Soluble Fas—A promising novel urinary marker for the detection of recurrent superficial bladder cancer

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The objective of this study was to test the hypothesis that elevated urinary levels of soluble Fas (sFas) would aid in the surveillance of patients with a past history of nonmuscle-invasive transitional cell carcinoma (TCC) of the urinary bladder.


sFas levels were determined in cell lysates and supernatants from 2 human bladder cancer cell lines (T24 and TCC-SUP) and in voided urine from 188 consecutive patients who were at risk for TCC recurrence, 31 patients who had noncancerous urologic conditions, and 10 healthy individuals. The authors also obtained barbotage cytology and voided nuclear matrix protein 22 (NMP22) levels. sFas was analyzed continuously and categorically on the basis of its quintile distribution.


sFas was present in cell lysates and conditioned media from both cell lines. sFas levels were found to be higher in the TCC group (n = 122 patients) compared with the control group (P < .001). Higher levels of sFas were associated with positive cytology assay results (P < .001), higher NMP22 levels (P < .001), NMP22 levels > 10 U/mL (P < .001), and tumor stage ≥T1 (P < .001). The areas under the receiver operating characteristics (ROC) curves of sFas and NMP22 for bladder cancer detection were 0.757 (95% confidence interval, 0.694-0.819) and 0.704 (95% confidence interval, 0.637-0.772), respectively. In the > 75% sensitivity region of the ROC curves, sFas was consistently more specific than NMP22. In multivariate analyses, sFas, NMP22, and cytology all were found to be associated with the presence of bladder cancer (P values ≤ .009), but only sFas and cytology were associated with tumor stage ≥ T1 (P values ≤ .026).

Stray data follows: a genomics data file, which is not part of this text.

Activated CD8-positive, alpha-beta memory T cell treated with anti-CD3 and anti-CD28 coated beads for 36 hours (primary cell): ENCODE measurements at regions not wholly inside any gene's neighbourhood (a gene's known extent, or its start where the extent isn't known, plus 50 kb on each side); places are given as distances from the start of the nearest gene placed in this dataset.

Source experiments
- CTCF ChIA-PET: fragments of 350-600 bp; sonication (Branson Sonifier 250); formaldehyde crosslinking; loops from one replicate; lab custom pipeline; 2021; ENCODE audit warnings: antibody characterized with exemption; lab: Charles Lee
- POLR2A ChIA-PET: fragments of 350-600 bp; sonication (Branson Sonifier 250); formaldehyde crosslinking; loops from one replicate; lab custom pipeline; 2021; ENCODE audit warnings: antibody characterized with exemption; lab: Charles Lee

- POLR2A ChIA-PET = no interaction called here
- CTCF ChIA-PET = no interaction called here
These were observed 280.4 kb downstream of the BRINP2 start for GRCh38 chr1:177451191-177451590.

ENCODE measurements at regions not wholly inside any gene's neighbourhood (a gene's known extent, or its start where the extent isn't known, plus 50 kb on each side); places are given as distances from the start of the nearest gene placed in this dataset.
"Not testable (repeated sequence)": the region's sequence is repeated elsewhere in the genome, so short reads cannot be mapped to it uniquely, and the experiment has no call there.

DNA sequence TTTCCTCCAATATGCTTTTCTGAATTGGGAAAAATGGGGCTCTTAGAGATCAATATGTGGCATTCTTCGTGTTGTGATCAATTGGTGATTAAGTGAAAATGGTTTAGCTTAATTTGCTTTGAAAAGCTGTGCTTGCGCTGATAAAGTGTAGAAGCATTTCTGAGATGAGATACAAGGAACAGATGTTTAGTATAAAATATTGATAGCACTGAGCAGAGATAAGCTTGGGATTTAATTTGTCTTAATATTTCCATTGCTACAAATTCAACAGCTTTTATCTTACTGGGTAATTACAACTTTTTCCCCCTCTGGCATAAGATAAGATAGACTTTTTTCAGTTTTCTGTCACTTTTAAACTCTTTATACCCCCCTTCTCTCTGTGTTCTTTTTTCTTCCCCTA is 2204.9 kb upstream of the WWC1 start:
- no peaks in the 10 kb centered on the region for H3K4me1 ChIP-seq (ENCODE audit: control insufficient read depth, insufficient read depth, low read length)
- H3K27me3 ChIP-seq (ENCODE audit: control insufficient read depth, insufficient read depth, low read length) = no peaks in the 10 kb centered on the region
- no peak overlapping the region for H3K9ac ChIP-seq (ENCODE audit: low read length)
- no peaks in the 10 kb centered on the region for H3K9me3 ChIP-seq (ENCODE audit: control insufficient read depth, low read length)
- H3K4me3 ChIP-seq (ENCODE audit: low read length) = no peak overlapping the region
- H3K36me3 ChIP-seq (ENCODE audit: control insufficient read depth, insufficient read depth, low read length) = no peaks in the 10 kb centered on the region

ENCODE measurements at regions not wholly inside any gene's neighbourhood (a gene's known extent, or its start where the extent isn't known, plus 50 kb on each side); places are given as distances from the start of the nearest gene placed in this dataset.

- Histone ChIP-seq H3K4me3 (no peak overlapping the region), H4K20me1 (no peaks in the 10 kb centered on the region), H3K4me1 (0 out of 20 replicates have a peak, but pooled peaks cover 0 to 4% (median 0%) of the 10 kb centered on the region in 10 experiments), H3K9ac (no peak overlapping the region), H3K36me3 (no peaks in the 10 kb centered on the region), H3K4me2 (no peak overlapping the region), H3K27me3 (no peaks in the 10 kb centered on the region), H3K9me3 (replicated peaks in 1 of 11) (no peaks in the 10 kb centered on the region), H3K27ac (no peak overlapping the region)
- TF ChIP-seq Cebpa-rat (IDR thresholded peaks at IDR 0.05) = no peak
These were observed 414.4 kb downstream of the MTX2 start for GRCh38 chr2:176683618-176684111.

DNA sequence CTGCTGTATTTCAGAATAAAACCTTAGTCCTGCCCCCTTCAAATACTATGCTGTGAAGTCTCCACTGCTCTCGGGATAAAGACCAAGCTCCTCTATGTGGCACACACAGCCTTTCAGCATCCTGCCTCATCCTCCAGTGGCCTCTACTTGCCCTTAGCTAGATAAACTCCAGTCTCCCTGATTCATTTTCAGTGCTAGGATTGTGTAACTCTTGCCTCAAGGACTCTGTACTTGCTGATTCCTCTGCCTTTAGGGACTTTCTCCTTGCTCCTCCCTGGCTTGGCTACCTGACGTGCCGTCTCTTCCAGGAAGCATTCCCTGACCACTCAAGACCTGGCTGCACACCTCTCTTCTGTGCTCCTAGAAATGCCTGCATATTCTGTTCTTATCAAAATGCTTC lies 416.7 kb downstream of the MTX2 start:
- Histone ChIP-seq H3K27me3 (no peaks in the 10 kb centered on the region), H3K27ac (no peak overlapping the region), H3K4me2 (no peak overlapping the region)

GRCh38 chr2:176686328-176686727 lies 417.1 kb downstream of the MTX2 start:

sFas was produced and released by bladder TCC cells. Urine sFas was an independent predictor of bladder cancer recurrence and invasiveness in patients who had a past history of nonmuscle invasive bladder TCC, and it outperformed NMP22. Cancer 2006. © 2006 American Cancer Society.

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